I bemoan L’Artisan Parfumeur‘s decision to move away from the beautiful, hand-drawn, travel-inspired sketches they’ve been using in the advertising for their previous scents. I get that they want to ‘move in a different direction’. There were so many excellent directions they could have moved in. For example, advertising that’s inspired by photography (well, Olfactive Studio‘s done that already), or apocalyptic art, or comic books, or history, or fruit loops… or well, anything. Anything but what they’ve done with the advertising they used for Caligna. Evidently, the marketing team at L’Artisan Parfumeur caved in to the ‘tried-and-tested’ recipe for advertising that would translate to sales:
1. Take a pretty (according to narrow, conventional, standards) woman.
2. Divest her of her clothes.
3. Make her pose in a come-hither manner that suggests innocence with a tinge of sensuality, i.e. get her to do a sideward twist with arms strategically wrapped around offending bits.
4. Photoshop the picture to make it look ‘light’ and ‘airy’.
Let me say this. The advertising for Caligna is tacky. Beyond the obvious lack of originality (they took Miss Dior Cherie, replaced Natalie Portman with another model and got her to face left instead of right), the need to resort to nudity suggests that L’Artisan Parfumeur‘s ‘new direction’ involves heading out of the niche market and straight into the mainstream, where the advertising is dominated by models in varying states of undress who are too beautiful to be true.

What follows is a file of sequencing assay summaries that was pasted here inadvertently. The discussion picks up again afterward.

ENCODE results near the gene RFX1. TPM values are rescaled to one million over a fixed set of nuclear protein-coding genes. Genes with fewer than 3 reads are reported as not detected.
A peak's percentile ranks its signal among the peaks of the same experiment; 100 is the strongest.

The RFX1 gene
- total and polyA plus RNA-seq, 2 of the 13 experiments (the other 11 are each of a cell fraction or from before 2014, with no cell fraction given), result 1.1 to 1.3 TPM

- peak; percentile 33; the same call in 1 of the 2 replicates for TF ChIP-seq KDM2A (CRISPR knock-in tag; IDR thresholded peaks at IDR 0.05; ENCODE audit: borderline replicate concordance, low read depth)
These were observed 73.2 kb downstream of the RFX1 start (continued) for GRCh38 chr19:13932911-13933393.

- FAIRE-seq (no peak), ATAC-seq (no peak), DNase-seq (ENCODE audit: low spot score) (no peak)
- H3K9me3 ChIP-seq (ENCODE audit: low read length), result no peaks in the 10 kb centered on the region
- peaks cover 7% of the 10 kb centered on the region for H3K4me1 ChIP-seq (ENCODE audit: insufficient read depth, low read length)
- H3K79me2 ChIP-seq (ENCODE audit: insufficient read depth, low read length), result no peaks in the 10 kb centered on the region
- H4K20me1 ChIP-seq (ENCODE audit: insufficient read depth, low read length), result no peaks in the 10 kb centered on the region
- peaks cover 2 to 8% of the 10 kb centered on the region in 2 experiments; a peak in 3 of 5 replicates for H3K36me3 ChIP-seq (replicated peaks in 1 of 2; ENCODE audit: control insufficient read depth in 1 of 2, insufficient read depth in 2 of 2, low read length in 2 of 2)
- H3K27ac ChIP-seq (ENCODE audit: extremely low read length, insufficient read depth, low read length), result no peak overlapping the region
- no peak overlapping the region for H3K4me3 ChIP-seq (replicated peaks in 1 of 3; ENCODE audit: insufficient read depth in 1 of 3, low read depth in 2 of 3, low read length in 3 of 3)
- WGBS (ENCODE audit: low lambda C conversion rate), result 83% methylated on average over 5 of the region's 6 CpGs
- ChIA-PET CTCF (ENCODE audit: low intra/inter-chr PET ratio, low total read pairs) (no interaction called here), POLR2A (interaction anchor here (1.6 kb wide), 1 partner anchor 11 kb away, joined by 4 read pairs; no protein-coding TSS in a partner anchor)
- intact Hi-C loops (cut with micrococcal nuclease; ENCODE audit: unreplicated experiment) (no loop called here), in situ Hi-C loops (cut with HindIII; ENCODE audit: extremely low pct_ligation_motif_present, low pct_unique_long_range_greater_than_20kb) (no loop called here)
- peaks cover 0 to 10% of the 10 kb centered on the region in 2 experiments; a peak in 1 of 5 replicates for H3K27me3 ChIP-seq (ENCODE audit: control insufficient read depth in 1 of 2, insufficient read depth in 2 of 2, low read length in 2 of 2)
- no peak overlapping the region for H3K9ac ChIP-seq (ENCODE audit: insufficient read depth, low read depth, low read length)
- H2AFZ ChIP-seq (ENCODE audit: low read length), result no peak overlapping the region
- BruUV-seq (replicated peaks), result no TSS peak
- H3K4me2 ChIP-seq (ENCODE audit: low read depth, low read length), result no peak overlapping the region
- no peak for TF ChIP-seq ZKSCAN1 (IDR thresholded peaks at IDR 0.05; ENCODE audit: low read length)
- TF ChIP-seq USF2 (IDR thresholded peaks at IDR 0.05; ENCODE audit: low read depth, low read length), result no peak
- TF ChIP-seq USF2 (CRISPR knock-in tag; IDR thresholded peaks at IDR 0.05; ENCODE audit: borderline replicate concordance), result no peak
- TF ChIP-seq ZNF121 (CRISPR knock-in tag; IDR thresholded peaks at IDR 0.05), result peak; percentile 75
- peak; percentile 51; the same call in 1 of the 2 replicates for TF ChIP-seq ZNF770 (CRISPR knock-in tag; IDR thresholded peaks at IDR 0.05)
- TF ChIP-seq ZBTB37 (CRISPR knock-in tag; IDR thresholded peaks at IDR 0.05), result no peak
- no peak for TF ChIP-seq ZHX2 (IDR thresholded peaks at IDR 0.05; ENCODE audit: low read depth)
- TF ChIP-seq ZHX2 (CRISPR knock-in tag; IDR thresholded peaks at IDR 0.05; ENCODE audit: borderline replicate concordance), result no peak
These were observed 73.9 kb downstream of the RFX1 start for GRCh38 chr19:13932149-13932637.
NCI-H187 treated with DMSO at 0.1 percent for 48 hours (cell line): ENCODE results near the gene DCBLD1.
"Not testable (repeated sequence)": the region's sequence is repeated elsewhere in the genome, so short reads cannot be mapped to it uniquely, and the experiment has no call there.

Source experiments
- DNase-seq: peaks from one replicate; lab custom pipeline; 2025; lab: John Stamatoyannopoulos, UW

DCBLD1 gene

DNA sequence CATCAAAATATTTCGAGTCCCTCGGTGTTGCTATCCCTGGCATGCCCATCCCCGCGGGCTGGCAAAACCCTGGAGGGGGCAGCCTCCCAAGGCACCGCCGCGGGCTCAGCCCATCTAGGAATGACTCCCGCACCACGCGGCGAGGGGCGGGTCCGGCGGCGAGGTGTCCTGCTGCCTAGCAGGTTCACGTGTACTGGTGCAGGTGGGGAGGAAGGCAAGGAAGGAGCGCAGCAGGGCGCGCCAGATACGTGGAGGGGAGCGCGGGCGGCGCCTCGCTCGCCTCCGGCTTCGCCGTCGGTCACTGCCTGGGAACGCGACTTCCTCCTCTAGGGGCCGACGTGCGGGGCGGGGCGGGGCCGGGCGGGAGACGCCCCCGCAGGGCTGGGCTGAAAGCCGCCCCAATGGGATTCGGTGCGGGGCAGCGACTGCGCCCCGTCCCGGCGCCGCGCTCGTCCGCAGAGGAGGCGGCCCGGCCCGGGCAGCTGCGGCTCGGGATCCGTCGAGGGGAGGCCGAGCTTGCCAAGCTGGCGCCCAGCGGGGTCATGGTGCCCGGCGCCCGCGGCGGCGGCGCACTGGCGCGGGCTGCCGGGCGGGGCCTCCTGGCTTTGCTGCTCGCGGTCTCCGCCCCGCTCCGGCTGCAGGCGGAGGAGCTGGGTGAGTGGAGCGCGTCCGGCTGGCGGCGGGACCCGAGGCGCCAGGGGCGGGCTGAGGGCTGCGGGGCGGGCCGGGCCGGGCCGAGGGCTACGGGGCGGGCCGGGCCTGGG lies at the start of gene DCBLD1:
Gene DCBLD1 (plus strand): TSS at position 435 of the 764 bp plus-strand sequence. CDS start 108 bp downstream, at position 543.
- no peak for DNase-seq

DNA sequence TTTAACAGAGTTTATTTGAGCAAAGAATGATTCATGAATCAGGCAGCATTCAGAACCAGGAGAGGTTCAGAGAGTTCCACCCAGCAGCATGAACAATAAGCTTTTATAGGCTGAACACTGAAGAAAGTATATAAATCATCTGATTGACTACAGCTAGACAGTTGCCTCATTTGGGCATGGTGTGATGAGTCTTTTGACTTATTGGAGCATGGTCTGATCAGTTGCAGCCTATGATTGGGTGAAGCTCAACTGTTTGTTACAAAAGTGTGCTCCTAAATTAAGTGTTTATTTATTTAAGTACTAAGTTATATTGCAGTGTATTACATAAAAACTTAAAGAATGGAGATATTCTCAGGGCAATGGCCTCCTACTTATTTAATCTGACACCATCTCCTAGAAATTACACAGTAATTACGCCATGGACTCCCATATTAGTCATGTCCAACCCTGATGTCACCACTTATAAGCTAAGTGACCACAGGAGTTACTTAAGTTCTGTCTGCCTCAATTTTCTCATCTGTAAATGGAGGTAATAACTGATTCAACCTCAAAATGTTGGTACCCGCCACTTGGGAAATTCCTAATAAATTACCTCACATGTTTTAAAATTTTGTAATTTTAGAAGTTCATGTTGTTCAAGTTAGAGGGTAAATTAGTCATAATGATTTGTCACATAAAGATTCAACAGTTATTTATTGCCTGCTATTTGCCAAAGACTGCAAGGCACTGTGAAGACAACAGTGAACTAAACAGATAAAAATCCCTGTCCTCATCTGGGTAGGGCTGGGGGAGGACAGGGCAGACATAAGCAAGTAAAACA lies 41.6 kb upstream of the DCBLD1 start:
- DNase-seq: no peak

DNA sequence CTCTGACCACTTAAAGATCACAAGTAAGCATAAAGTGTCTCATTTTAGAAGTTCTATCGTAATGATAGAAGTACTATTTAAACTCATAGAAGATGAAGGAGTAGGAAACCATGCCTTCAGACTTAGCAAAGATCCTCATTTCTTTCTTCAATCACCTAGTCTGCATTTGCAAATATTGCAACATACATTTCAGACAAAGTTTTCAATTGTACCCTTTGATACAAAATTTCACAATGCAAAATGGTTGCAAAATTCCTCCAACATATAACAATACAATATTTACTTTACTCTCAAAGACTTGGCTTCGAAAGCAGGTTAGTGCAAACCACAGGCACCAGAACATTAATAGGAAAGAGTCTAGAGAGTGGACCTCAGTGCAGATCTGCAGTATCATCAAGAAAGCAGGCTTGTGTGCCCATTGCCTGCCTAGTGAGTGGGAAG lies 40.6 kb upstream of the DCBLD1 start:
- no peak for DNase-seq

And that’s precisely how I’d describe Caligna. It’s a light, slightly green (but not sharp or spicy, probably the sage) floral that’s made for spring (which is about when they released it). Caligna‘s heart is a fruity jasmine that’s neither overbearing nor cloying. It’s pleasant but not entirely original. Unfortunately, it dries down into a generic musk that’s devoid of any warmth. It’s as though the management at L’Artisan Parfumeur got together and decided to release something that would entrench them as a contender in the mainstream market for women, which is dominated by fruity florals. Now, Caligna is still much, much better than most fruity florals that can be found in your department store because it is neither overbearingly sweet nor nauseatingly loud. In fact, I wouldn’t mind having a room diffuser that smelt of Caligna. But for the price one would have to pay for it, there are far better and more original fragrances out there in the market.
Hopefully, L’Artisan Parfumeur changes tack after Caligna and reverts back to producing quirky, original and yet wearable fragrances. It’s one of my favourite houses, especially if you judge by the number of full bottles I own that belong to the brand (I daren’t reveal it here!), so Caligna came across as a disappointment to me.
Caligna is available at L’Artisan Parfumeur boutiques, Liberty and Selfridges where it retails for £95 for 100ml, which is more pricey than the other Eau de Parfums in the range.
[Review based on a sample I obtained from the L’Artisan Parfumeur boutique in Covent Garden]
~ The Smelly Vagabond